Blockbuster movie maker, ocean explorer, and New Zealand resident James Cameron had a hand in turning what was a survey ship for oil companies into the most advanced marine research and multi-media production vessel on the planet.
It’s called the OceanXplorer, an 87-metre vessel gutted and retrofitted by Netherlands outfit Damen Shiprepair. It will explore the world’s oceans and bring its research to audiences via a special National Geographic television series titled Mission OceanX. The documentary is being produced in association with the BBC.
The ship’s media studio has been developed by Cameron (above) and production designer N.C. Page Buckner (One Night in Miami, The Amazing Spiderman, Iron Man 2). The on-board studio will also live stream scientific news at the moment of discovery.
Canadian-born Cameron, 66, an environmentalist who owns properties in the Wairarapa, is National Geographic’s Explorer at Large. He will follow the vessel and a team of ocean storytellers and leading scientists.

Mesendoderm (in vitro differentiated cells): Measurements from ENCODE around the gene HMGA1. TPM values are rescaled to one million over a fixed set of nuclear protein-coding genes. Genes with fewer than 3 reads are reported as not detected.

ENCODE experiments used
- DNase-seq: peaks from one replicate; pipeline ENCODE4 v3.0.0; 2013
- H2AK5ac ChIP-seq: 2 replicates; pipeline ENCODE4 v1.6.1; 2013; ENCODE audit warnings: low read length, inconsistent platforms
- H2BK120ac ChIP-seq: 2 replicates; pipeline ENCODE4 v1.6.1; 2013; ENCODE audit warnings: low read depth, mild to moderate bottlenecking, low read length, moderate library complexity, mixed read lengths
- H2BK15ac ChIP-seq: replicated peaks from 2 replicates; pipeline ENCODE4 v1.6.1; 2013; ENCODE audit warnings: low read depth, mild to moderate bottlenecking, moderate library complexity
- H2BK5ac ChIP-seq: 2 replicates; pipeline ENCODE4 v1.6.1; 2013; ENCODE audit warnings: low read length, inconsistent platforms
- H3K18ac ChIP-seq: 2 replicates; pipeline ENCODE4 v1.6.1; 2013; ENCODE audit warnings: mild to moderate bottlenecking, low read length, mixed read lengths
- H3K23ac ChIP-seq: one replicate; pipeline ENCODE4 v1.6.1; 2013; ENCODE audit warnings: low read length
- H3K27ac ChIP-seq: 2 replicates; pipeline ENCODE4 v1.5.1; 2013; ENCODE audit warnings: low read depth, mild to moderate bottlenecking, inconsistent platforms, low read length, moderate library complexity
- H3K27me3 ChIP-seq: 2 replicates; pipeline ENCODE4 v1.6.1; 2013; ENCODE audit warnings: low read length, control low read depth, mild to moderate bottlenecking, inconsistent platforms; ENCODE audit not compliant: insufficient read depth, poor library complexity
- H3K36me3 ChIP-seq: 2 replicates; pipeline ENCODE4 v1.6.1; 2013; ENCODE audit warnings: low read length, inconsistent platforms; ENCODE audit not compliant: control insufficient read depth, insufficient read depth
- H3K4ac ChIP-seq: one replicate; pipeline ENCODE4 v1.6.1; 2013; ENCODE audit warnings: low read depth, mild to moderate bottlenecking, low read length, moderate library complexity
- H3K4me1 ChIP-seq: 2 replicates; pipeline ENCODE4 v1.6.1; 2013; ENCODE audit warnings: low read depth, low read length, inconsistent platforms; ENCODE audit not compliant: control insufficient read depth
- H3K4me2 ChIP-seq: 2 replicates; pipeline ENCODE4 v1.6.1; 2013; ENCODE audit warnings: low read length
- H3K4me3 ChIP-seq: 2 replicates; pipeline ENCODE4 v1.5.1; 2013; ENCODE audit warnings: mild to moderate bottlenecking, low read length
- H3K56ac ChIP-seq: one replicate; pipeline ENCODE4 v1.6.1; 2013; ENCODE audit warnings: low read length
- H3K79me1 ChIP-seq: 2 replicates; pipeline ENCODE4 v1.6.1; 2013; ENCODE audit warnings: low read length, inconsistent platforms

The OceanXplorer features:
- a resident Airbus H125 helicopter housed in a climate-controlled hangar
- onboard molecular biology, and imaging laboratories, onsite DNA sequencing capabilities,
- two manned Triton submersibles that can reach depths of more than 1000m
- a remotely operated underwater vehicle that can dive to 6000m
- a 40-tonne crane for launching and recovering the submersibles
- the vessel is also the only ship in the world capable of utilizing 8K RED cameras at a depth of 6000m.
Mission OceanX will premiere in 171 countries and 43 languages. The first season will focus on the North Atlantic Ocean and thereafter on the world’s other oceans.